On its website, the winery adds: “Visitors to Burrowing Owl Estate Winery are sometimes surprised – and often delighted — to see a live burrowing owl perched on a portable roost in our Wine Shop alongside a Wildlife Biologist who manages the South Okanagan chapter of BOCS.  These birds are not pets or mascots; their presence in our shop is intended to raise awareness of, and appreciation for, our feathered friends. 
The birds that are chosen to be “ambassadors” for their species are usually the LOTH (Last One To Hatch), or the runts of litters, and they would not have survived in the wild.  They spend a limited amount of time in the shop (3 – 4 appearances per year), and are always closely monitored for signs of stress by highly trained members of the Burrowing Owl Conservation Society.  Burrowing Owls are naturally social birds, and the ambassadors seem to enjoy the stimulation of meeting members of the public.  We’ve seen for ourselves the positive impact that seeing these birds up-close can have on visitors, who frequently express enthusiasm about the preservation of the species and the conservation of its habitat upon meeting the birds.”
Here are notes on some of Burrowing Owl’s current wines. Some will be sold out at the winery but still available in select wine shops and restaurants.
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Burrowing Owl Pinot Gris 2017 ($22). This wine, now sold out, alas, begins with aromas of citrus and apple. On the palate, there are flavours of pear and citrus, with a backbone of minerality. The finish is crisp. 91.

 Burrowing Owl Chardonnay 2016 ($30). This wine begins with appealing aromas of citrus, apple and tropical fruit. On the palate, there are flavours of peach, pear and melon. The finish lingers. The oak is very subtle and well-handled. 92.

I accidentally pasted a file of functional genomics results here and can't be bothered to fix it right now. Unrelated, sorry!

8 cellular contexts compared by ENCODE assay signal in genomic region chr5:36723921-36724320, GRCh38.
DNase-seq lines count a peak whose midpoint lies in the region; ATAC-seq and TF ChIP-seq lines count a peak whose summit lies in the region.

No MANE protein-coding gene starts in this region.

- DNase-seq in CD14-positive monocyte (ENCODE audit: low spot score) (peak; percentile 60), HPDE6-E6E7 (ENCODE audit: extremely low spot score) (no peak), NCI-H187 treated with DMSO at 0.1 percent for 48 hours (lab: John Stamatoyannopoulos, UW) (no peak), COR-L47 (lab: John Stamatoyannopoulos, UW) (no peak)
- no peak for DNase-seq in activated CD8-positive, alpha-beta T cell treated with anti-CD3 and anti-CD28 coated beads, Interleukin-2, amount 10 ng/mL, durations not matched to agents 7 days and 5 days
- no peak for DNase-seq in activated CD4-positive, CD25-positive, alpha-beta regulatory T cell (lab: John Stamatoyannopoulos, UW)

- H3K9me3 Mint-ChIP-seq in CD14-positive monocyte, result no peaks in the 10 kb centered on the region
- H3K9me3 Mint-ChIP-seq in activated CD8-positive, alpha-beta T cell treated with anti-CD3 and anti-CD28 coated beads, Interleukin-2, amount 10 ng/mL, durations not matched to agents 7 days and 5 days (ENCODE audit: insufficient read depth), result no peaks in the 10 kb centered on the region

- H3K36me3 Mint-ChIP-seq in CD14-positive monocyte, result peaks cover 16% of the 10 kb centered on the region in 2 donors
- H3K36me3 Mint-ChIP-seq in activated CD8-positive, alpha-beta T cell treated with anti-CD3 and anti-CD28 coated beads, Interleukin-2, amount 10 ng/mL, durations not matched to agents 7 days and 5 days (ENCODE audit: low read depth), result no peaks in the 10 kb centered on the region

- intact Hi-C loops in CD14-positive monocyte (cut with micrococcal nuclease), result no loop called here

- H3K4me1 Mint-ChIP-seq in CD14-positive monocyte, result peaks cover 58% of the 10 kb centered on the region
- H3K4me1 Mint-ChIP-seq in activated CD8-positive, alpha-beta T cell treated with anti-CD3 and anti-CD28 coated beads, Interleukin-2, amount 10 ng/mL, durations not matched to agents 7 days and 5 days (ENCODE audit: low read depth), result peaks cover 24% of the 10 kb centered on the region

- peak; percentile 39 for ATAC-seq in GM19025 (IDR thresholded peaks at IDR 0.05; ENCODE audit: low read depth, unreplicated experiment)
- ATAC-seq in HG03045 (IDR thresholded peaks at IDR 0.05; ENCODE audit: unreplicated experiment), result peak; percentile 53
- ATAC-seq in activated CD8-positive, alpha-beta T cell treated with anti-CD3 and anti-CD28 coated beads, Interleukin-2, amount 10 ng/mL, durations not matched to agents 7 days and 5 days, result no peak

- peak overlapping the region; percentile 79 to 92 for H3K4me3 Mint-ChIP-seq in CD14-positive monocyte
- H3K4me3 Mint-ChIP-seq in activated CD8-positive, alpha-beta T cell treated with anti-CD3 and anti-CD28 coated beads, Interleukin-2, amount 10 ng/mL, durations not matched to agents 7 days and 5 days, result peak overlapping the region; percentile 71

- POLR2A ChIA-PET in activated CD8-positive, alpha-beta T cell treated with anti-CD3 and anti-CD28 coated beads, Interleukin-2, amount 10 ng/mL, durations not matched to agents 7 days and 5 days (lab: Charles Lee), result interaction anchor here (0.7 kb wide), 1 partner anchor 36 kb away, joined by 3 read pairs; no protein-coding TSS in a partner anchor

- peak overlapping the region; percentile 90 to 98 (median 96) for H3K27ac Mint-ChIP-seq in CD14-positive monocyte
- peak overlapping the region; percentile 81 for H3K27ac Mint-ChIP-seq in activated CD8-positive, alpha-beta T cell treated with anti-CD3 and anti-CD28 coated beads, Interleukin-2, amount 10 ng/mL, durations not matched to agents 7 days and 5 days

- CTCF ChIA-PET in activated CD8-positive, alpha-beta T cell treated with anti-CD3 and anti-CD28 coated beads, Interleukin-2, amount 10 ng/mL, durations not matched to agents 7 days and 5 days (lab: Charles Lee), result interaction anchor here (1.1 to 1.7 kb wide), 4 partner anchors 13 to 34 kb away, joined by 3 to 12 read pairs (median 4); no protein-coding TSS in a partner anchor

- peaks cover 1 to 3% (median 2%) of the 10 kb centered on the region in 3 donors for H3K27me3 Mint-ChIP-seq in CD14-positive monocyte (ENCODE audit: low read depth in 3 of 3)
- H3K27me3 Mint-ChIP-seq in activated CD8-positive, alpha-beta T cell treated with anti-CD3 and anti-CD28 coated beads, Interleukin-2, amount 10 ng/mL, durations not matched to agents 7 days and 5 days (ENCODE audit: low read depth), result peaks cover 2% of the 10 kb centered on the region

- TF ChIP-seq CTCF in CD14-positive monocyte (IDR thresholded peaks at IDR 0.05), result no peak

Burrowing Owl Pinot Noir 2016 ($38). This is made in Burrowing Owl’s signature full-bodied and juicy style, with aromas and flavours of cherry and strawberry. The winery concedes that Black Sage Bench is not ideal Pinot Noir terroir – but the wine has a strong and steady following. 90.


Burrowing Owl Merlot 2016 ($30). This plush wine begins with aromas of blueberry and cassis, leading to flavours of black cherry and black currant, with savoury notes on the long finish. 91.


Burrowing Owl Cabernet Franc 2016 ($35). This wine has aromas of blackberry, black cherry and raspberry which are echoed in the savoury and bramble flavours. The texture is generous. The bright, refreshing flavours are typical of the 2016 vintage. 92


Burrowing Owl Cabernet Sauvignon 2015 ($38). This elegant wine begins with aromas of cassis and black cherry. On the palate, the fruit is luscious, with flavours of black cherry and blackberry. The fruit flavours, mingled with spice, persist on the finish. 93.


Burrowing Owl Athene 2015 ($N/A). This is a wine made from equal parts of Cabernet Sauvignon and Syrah from a single block in the Burrowing Owl vineyard. The grapes are co-fermented. The wine is dark in colour and rich on the palate, with aromas and flavours of plum and black cherry. 92.


Burrowing Owl Meritage 2014 ($50). The blend is 32% Merlot, 23% Cabernet Franc, 23% Cabernet Sauvignon, 11% Malbec and 11% Petit Verdot. This concentrated wine begins with aromas of black currants, black cherry and spice. On the palate, there are flavours of  dark fruit mingled with cherry, vanilla, tobacco and chocolate. The tannins are ripe but firm. The wine will continue develop in bottle for at least the next 10 years. 94.

Burrowing Owl Coruja NV ($N/A). This is a superb fortified wine which the winery began making in 2007. It is made in the solera style, with half of each vintage held back to blend with succeeding vineyards. Consequently, the wine now has the complexity of good Port, with aromas and flavours of fig, plum, blackberry jam and vanilla. 93.